The power is there, the speed is there, but the finishes have not been on his side. As for the gear box, the issue remained unclear when he spoke with the team prior to speaking with the press.
Herta said the best he can do in the closing portion of the championship trail is finish in the top five or better from here on out, starting at the track that got away from him before heading to Gateway, Portland and Laguna Seca. The latter circuit was his playground the previous two races where he won in dominating fashion.
“The most important thing is we’ve had speed pretty much everywhere we’ve gone. I think the Indy 500 was kind of the outlier where we weren’t great, qualified 25th, and weren’t that great in the race,” said Herta during this week’s race preview media conference.
“I think everywhere else I’ve been very comfortable with the car and very confident, but yeah, for one reason or another, we just can’t get a roll going. I thought after Toronto we would get it going, then we had an issue in Iowa. We weren’t really incredibly fast in Iowa anyway. I think we still could have finished in the top 10.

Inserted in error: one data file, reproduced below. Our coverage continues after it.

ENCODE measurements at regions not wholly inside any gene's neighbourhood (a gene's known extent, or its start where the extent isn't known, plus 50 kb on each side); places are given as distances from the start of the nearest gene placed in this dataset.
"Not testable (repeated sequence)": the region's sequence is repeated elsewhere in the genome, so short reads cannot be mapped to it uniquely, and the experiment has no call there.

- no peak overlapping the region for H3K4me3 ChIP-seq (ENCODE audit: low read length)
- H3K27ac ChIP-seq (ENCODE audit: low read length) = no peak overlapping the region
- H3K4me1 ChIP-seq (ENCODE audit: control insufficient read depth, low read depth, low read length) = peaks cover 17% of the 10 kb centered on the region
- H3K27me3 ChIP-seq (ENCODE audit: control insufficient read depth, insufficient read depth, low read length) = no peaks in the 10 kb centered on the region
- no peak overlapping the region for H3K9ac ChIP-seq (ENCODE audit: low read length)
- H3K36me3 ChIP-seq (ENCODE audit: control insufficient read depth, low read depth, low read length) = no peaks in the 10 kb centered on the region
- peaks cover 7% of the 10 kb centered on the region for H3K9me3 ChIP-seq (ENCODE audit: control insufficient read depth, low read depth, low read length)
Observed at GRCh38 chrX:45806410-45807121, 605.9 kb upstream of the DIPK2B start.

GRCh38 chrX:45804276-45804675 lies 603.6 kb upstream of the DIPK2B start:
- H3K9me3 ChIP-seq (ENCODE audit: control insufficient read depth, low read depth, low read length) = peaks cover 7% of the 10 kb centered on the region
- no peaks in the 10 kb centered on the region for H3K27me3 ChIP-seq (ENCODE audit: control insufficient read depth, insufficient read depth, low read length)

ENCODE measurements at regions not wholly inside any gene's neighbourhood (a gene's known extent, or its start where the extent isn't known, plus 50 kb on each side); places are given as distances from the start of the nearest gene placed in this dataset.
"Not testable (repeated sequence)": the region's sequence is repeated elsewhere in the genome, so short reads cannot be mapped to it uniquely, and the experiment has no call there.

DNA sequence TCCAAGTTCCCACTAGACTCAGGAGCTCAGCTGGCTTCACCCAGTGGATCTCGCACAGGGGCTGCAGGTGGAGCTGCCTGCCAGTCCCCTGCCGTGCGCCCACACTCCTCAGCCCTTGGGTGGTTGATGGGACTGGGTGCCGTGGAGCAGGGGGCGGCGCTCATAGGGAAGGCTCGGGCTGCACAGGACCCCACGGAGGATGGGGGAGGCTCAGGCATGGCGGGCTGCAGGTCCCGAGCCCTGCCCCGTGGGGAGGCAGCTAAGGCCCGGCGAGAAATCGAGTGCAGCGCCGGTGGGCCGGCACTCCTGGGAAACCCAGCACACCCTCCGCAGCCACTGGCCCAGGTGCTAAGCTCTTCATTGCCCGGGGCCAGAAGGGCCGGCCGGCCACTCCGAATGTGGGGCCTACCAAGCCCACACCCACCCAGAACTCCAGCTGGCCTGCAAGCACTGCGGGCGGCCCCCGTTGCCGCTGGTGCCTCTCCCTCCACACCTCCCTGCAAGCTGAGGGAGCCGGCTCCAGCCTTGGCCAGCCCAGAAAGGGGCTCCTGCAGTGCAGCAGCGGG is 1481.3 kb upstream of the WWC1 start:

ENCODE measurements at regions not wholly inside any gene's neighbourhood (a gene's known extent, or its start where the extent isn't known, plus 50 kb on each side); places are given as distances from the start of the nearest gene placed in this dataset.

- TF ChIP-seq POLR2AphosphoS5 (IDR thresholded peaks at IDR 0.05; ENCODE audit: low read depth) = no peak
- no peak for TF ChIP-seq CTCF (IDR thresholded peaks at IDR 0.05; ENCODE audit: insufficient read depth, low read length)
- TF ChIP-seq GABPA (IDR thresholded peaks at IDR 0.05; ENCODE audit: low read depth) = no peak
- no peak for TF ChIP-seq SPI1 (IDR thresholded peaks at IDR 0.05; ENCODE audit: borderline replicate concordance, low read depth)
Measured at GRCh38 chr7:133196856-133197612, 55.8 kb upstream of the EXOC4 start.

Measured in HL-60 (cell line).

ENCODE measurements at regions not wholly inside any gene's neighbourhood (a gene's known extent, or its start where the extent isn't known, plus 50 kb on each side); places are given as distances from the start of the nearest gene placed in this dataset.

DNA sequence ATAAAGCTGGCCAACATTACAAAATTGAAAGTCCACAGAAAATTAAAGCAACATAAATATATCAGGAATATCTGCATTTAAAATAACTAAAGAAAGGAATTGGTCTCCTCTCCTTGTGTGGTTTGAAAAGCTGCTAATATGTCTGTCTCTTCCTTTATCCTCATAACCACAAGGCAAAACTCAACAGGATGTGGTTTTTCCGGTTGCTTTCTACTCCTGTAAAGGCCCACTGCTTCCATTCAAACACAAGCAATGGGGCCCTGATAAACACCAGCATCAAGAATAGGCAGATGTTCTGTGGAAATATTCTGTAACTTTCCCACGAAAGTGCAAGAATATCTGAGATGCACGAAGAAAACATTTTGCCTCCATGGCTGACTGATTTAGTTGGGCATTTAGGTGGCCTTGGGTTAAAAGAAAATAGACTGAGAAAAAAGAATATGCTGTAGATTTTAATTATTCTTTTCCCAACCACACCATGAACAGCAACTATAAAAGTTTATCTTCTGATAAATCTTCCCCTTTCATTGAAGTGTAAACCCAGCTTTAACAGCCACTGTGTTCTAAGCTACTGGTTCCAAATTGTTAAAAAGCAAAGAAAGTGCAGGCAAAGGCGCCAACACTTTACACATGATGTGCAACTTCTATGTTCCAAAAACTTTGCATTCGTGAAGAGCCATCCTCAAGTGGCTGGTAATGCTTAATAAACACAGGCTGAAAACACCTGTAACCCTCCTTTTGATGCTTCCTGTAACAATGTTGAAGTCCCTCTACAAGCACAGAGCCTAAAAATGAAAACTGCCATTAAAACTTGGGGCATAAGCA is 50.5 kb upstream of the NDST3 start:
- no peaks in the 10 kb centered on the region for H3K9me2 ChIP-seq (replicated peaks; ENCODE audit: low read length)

“Then obviously come to Indy and leading the race and that happens. I’d like to just finish out the season and just be in the top 5 in every race and just get kind of the ball really for what we need with no more issues and no problems and just finish off the year strong.”
This year’s race in Nashville will see some changes as the layout underwent key upgrades. The restart zone will no longer be at the narrow start/finish line, but downhill from Korean Veterans Memorial Bridge, the area where the race started.
Also, the treacherous Turn 9 has been opened up a bit so drivers get a better vantage point. Finally, Turn 5 has been narrowed 50 feet to accommodate additional built suites.
Regarding how did Herta navigated around the street course so well, he isn’t too sure if there is a secret technique. But braking at certain corners does many wonders for a blistering lap time.
“I think you can make up a lot of time by braking for that Turn 9 and Turn 4,” said Herta. “It’s quite difficult because the car is unloaded and that right front tire is very unloaded so it’s easy to lock that tire. If you get a good balance, you can probably make up most of the time through there, those two corners.”
Above anything else, this weekend will both mark a grand prix filled with threatening weather and the debut of Firestone’s sustainable alternate tire. Instead of the red wall tires, it will be light green as part of the series attempt of being more eco-friendly with its natural rubber guayule.